The Downfall of Tolerable Knee Pain


[ read time ~ 3 minutes ]


For more information on this topic, access the guide to Save Your Knees.


Almost every week, a client or a prospective client shares with me something that they’ve been told about their knee pain.

It makes me cringe.

Every. Single. Time.

The story goes something like this.

They’ve been noticing knee pain. Maybe after a round of golf or a longer hike. Maybe they feel some knee pain when they take the stairs or after they sit for a few hours.

Their knee pain is not that bad. They can live with it. Or ignore it. But it keeps happening, so they decide to get their knees checked out by a doctor.

The doctor orders X-rays. The X-rays reveal mild or moderate arthritis, or perhaps “normal wear and tear.” The doctor offers either prescription medication or an over-the-counter option-- something to decrease the pain-- and gives them advice about staying active.

But the last thing they are told is what always disturbs me.

“Come back and see me when the pain gets worse.”

It’s not always these exact words. Sometimes they’re told, “Come back and see me when you can’t stand the pain.” Regardless, there is a strong implication that their knee pain will inevitably get worse.

The assumption is that their knee pain will not get better.

I cringe because accepting a lifetime of gradually worsening knee pain is not the only option.


You can DO something about knee pain.

But rarely are people made aware that an alternative exists. Maybe it’s because there isn’t enough time during a typical doctor’s visit to explain it. Maybe it’s because many people are looking for a quick fix.

Instead of knowing all of their options, they leave the doctor’s office and go on with their lives.

They stay active. They exercise to strengthen their muscles. And then, months or years later, their knee pain worsens. The dull ache or soreness becomes more frequent, maybe even constant. They may even wake up with some stiffness or discomfort.

So they follow the recommendations they were given, and they go back to see the doctor. This time they might get a cortisone injection. Or they may get gel injections (also known as hyaluronic acid injections).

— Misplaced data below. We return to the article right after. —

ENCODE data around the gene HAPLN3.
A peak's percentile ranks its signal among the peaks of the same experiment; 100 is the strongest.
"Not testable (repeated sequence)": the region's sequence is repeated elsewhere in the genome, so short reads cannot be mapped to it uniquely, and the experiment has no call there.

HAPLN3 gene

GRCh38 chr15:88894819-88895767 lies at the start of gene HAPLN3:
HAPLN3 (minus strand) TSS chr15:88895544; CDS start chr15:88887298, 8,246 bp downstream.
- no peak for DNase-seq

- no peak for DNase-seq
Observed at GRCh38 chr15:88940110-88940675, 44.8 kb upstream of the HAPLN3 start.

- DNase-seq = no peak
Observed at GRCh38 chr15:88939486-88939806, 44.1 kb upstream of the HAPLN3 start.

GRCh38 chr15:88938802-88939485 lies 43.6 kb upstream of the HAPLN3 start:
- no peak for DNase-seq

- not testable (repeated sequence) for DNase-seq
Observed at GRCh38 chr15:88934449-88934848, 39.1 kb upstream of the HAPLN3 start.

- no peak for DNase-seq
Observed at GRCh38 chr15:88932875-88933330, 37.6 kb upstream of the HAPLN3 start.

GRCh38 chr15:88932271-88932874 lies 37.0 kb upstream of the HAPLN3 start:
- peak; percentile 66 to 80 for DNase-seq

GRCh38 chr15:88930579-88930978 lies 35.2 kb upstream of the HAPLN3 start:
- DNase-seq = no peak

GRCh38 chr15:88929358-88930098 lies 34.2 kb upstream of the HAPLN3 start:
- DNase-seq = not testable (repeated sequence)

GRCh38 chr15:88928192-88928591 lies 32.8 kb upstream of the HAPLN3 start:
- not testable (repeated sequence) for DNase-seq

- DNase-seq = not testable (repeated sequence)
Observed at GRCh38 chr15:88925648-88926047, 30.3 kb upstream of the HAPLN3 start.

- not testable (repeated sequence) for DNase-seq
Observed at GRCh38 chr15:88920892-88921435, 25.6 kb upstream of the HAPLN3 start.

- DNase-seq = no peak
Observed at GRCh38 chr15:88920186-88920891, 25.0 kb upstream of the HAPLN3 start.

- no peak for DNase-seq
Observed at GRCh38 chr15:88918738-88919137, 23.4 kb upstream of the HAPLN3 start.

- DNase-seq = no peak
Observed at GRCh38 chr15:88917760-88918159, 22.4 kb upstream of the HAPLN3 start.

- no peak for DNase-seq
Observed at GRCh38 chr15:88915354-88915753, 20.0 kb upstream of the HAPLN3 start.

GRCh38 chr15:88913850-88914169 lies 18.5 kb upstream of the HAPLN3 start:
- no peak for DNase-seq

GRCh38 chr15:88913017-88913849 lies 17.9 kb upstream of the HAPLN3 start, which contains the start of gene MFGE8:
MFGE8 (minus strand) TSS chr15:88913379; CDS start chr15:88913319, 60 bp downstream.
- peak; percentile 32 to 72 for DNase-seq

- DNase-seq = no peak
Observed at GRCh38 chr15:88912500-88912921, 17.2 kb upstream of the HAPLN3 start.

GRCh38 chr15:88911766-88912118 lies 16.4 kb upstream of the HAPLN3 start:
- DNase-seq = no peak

This may help decrease their knee pain.

For a while.

Sooner or later, their knee pain returns and becomes severe. They are forced to give up golf or hiking. Or they push through these activities and pay for it when the pain is so bad that it forces them to limp, or it wakes them up at night.

When their knee pain becomes severe, they go back to the doctor who takes another set of X-rays. The X-rays confirm that the inside of their knees look much worse now. Possibly bad enough to be offered a joint replacement.

Are there any alternatives at this point?

Yes. But the improvement won’t be swift, and it may not be sufficient for a completely pain free return to all of someone’s activities.

Instead, let’s rewind to when the knee pain was tolerable.

Back when their knee pain was not that bad, what was the option that they could have chosen?

The option is not a quick fix.

Here's the commitment:

  1. a few minutes, several times per day;

  2. roughly 30 - 50 minutes, two or three times per week; &

  3. consistency for several months.


My colleague, Doug Kelsey, PT, PhD, and I have developed Better Knees for Life, a program for people with tolerable knee pain. Better Knees for Life offers step-by-step instructions that can be performed at home with very little equipment.

It helps you strengthen your knees from the inside-out (learn more about this approach by clicking here and here).

Better Knees for Life helps you get stronger, feel better and maybe best of all, feel more in control of your life.

For more information on this topic, access the guide to Save Your Knees.


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